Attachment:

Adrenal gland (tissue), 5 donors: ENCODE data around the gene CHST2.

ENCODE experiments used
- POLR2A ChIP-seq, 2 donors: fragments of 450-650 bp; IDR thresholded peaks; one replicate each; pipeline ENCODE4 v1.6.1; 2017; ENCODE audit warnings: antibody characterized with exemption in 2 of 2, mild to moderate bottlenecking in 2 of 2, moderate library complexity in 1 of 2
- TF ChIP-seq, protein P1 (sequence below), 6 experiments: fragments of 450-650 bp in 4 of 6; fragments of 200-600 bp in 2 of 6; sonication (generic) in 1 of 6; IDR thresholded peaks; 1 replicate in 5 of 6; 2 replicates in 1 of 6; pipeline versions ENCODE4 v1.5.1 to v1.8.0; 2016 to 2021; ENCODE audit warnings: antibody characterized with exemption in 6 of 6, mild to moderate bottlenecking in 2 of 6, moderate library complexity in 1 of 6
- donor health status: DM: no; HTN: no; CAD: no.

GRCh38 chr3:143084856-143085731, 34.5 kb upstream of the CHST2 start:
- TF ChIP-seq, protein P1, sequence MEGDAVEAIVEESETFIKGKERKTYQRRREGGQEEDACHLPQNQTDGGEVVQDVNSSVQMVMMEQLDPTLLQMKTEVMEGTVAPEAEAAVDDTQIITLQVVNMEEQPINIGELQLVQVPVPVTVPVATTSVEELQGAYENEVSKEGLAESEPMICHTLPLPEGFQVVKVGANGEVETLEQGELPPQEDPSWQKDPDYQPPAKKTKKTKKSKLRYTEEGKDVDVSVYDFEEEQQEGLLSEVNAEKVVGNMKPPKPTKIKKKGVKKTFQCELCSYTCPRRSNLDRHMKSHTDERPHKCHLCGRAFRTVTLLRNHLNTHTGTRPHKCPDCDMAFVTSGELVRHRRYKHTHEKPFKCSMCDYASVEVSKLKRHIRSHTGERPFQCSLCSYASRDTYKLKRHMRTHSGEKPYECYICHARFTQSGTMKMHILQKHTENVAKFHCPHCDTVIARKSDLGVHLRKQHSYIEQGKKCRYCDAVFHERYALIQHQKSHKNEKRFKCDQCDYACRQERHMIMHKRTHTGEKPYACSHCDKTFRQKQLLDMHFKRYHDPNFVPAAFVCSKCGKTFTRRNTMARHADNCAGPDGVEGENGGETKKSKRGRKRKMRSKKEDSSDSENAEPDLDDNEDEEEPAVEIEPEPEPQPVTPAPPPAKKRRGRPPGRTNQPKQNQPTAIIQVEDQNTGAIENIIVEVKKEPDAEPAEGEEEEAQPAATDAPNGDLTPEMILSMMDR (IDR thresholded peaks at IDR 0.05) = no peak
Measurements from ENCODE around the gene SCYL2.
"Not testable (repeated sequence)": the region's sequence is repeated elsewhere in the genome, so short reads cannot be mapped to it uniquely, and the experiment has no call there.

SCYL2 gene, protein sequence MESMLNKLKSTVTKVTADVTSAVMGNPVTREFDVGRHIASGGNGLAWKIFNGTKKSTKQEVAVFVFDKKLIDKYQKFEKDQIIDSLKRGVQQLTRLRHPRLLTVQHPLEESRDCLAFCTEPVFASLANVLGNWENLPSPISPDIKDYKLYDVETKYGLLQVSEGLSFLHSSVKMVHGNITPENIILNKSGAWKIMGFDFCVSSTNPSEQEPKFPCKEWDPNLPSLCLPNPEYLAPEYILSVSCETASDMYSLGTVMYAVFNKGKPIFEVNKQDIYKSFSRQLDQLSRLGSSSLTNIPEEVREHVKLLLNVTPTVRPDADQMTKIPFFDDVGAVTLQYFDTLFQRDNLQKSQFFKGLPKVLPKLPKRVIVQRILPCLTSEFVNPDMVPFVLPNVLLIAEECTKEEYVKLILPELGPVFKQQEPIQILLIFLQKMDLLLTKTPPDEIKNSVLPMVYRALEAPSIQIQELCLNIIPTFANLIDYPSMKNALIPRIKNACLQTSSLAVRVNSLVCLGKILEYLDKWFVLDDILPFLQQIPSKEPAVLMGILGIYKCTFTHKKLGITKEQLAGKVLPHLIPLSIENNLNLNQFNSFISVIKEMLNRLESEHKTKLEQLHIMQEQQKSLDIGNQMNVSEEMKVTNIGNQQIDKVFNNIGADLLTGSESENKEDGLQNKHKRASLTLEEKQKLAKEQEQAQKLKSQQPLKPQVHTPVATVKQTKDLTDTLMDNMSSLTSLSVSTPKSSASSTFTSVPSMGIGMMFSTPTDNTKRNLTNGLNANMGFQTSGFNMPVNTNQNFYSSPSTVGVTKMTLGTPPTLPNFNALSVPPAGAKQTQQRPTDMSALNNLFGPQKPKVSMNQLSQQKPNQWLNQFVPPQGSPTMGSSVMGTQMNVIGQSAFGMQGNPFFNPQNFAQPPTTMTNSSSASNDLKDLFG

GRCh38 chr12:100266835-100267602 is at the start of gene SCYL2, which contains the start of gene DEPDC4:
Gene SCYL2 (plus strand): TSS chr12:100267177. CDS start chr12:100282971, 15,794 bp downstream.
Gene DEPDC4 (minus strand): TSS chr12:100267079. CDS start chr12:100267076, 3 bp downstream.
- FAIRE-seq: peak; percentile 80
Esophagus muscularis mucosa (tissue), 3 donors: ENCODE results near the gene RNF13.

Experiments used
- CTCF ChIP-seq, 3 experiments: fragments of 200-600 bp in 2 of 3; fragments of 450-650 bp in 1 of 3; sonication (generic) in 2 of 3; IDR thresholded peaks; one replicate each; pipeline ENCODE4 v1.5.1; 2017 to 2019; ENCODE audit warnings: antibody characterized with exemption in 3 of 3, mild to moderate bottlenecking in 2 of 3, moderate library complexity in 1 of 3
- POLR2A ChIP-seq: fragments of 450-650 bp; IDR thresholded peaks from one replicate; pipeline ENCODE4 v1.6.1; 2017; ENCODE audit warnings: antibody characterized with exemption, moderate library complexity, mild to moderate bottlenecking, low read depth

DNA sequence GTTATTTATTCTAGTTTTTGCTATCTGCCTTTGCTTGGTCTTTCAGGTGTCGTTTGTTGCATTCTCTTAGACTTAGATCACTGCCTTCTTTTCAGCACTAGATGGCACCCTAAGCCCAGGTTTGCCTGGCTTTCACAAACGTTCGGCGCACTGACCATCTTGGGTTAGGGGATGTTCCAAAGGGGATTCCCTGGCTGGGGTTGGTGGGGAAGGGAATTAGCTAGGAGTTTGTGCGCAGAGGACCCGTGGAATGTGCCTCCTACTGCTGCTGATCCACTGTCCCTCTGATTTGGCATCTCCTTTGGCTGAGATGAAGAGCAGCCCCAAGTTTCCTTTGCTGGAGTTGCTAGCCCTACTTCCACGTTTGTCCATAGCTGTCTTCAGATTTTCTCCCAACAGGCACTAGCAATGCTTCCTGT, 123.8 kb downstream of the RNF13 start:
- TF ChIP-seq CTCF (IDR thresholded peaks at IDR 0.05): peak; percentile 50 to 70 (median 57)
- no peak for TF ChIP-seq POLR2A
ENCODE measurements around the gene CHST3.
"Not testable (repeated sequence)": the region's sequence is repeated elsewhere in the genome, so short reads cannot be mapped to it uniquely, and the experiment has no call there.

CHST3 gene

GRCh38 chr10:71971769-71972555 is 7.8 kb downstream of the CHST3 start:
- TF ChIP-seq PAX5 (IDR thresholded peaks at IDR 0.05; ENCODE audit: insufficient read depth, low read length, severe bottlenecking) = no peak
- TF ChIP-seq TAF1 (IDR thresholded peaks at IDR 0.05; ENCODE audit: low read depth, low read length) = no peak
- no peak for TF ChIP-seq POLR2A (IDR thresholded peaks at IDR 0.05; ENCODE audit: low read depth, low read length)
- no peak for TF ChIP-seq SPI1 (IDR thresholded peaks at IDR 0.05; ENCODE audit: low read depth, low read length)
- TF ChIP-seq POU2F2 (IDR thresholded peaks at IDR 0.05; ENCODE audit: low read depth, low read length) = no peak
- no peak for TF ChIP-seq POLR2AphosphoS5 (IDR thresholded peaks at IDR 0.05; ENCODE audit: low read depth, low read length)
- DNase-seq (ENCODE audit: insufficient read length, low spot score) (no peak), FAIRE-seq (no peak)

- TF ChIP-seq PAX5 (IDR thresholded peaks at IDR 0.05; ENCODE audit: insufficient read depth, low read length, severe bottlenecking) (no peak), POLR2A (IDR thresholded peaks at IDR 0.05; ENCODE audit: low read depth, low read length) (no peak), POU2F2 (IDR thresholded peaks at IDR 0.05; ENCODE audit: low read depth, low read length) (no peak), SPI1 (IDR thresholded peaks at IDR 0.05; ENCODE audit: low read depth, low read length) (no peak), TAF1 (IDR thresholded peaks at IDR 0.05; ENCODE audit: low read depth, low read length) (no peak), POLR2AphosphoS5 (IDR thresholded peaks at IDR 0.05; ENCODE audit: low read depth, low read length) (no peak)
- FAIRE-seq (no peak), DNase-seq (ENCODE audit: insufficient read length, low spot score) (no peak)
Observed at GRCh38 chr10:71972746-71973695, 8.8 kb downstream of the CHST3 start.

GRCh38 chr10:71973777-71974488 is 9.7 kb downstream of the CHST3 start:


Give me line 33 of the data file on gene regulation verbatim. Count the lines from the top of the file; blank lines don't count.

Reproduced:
- TF ChIP-seq PAX5 (IDR thresholded peaks at IDR 0.05; ENCODE audit: insufficient read depth, low read length, severe bottlenecking) (no peak), POLR2A (IDR thresholded peaks at IDR 0.05; ENCODE audit: low read depth, low read length) (no peak), POU2F2 (IDR thresholded peaks at IDR 0.05; ENCODE audit: low read depth, low read length) (no peak), SPI1 (IDR thresholded peaks at IDR 0.05; ENCODE audit: low read depth, low read length) (no peak), TAF1 (IDR thresholded peaks at IDR 0.05; ENCODE audit: low read depth, low read length) (no peak), POLR2AphosphoS5 (IDR thresholded peaks at IDR 0.05; ENCODE audit: low read depth, low read length) (no peak)